Consistently high prices for most drugs throughout the United States and the lack of trends in their decline is due to the fact that the state does not fight, and is protecting the pharmaceutical monopoly and does not regulate prices.
There is no evidence that the policy to restrict monopolies and prices lead to a reduction in the rate of innovation. On the contrary, they can lead to the creation of new, more effective therapies, not to reward stagnation. Medicines are today the most common method of treatment, and excessively high prices prevent patients and the healthcare system overall benefiting from them, ” said Aaron Kesselheim (Aaron Kesselheim) from Harvard University (USA).
Kesselheim and his colleagues came to this conclusion after analyzing dozens of scientific papers on pricing policy, innovation and other problems in various fields of medicine related to the price of drugs in the United States and in other countries that have been published over the past 10 years.
As shown by this analysis, the prices of essential drugs in America has grown disproportionately compared to all other developed Nations. For example, in the US, ordinary people, doctors and the state spend on average about $ 800 per year for the purchase of prescriptions from doctors, while in most countries Every this amount does not exceed $ 400.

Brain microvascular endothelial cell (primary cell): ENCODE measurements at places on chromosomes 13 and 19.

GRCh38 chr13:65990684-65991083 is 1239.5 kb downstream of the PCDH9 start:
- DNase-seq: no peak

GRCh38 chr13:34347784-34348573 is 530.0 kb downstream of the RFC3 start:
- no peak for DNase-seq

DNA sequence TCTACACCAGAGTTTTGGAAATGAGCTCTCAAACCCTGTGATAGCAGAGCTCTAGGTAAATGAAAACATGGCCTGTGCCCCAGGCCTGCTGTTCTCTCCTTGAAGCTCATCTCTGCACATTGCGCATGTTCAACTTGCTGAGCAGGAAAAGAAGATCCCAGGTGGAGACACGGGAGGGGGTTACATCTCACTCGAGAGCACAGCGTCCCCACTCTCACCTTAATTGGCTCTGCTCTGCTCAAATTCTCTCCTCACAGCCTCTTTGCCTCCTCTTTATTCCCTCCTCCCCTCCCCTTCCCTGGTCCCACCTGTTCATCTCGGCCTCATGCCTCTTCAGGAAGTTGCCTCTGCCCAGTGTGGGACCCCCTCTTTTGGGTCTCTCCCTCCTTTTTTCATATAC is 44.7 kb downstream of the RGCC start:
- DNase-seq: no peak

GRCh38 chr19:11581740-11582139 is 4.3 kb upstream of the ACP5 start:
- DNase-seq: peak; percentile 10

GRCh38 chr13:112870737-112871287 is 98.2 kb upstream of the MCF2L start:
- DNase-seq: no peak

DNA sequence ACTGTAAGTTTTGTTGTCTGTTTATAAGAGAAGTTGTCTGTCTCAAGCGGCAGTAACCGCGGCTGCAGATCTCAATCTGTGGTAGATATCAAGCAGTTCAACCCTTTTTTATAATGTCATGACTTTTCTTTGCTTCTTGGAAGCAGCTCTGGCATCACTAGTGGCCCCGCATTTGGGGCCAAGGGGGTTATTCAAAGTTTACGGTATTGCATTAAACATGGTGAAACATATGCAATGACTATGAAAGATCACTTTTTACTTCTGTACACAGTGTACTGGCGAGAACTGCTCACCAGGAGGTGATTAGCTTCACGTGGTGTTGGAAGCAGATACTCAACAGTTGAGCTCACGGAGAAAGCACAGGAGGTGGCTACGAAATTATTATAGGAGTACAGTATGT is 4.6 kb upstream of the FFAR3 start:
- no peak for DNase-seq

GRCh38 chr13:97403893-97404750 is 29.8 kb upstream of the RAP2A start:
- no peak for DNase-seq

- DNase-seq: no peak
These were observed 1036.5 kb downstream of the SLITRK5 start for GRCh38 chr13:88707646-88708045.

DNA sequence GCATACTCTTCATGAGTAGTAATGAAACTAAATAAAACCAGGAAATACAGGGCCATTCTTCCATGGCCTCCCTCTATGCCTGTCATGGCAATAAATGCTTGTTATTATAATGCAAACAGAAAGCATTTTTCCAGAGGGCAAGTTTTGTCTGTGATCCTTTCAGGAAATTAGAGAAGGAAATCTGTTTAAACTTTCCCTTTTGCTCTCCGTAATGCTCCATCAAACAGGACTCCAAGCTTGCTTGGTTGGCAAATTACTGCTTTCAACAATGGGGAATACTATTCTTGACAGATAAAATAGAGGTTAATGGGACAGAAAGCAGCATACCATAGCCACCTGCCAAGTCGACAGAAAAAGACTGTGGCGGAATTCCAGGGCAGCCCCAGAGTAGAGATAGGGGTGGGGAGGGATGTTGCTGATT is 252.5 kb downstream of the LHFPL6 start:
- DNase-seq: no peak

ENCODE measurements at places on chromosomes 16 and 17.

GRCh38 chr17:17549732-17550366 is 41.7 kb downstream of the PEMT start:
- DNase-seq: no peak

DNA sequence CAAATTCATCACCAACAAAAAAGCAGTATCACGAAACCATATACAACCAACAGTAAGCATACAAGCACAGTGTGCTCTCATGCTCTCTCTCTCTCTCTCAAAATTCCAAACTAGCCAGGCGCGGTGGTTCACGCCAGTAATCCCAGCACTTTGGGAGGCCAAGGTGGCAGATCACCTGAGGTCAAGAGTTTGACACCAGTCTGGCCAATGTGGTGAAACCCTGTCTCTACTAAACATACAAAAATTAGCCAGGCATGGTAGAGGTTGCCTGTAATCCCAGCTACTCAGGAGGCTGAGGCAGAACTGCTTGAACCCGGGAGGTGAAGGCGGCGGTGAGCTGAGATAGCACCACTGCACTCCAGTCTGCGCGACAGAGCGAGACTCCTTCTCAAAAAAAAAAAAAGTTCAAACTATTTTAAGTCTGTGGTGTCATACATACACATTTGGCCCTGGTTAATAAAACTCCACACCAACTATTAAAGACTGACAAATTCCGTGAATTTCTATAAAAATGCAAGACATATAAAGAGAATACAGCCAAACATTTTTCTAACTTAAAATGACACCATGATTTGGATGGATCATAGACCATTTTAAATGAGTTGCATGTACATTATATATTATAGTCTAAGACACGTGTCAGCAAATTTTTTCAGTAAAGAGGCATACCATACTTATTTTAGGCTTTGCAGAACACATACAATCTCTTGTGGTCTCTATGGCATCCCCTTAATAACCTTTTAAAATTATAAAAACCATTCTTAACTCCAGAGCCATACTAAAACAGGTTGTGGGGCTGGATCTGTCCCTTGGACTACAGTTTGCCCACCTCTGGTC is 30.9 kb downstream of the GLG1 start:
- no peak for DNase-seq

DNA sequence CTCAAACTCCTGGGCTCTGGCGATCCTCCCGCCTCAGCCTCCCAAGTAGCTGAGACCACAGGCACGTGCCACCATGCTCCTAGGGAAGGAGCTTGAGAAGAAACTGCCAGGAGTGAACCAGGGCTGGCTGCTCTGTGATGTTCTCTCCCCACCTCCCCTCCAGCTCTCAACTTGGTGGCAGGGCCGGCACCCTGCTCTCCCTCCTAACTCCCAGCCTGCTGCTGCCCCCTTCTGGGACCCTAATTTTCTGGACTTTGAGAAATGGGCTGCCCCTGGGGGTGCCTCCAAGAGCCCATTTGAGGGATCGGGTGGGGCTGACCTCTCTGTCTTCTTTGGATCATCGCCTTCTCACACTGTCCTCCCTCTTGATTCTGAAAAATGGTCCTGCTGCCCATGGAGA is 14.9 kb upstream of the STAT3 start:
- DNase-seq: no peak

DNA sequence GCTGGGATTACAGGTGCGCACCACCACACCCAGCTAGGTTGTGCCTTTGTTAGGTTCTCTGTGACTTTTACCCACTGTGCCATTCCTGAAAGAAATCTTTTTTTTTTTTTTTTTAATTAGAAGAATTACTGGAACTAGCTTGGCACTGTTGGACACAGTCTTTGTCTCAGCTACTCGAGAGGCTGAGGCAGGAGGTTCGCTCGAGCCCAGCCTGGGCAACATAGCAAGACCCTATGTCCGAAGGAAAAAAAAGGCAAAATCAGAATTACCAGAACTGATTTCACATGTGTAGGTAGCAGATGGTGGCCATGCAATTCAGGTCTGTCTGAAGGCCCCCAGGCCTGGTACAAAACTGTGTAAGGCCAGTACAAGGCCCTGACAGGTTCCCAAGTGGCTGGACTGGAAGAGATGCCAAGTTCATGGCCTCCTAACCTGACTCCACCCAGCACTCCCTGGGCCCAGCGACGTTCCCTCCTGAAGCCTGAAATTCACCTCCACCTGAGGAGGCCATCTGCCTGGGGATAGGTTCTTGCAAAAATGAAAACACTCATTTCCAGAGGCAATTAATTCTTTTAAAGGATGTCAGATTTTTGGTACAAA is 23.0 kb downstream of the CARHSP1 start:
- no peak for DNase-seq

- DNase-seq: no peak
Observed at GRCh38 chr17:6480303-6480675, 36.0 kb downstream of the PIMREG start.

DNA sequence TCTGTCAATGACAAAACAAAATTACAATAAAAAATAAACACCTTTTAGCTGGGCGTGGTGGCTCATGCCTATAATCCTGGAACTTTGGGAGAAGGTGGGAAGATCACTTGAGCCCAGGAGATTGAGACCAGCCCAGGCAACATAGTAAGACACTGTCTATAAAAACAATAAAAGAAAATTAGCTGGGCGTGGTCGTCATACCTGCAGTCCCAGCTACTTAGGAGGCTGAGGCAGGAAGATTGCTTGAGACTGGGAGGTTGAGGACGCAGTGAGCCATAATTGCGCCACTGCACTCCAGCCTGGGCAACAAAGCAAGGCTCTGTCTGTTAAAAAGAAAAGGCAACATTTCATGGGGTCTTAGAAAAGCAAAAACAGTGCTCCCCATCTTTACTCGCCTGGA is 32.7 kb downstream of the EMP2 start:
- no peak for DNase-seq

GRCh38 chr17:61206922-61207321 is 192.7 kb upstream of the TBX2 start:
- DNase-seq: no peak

The prices on medications when compared to different countries, were at times more in the US than in other first world countries – for example, in Britain twenty-the most popular drugs cost the people three times cheaper than in America. The situation is even worse for those drugs that are rarely used or intended for the treatment of intractable and rare diseases, such as hepatitis C or cystic fibrosis. Prices are not only not falling, but rising.
High prices of medicines, according to doctors, due to the fact that in the US, unlike the developed countries of Europe, there are no mechanisms regulating monopolies and pricing that enables the health authorities to abandon the promotion and distribution of those drugs, which the manufacturer puts excessively high prices. As a result, branded drugs, which account for only 10% of the total consumption, eat more than 70% of the money that the government and ordinary Americans spend on drugs.
How this can be dealt with, in addition to stricter control over monopolies? Scientists suggest the US government to reduce the time to prohibit the development of generic analogues of existing drugs and facilitate their creation, and more closely relate to the issue of patents for the exclusive manufacture of new drugs. It does not help to solve the whole problem, but will slow down the growth gap between the quality of medical services in Europe and in America.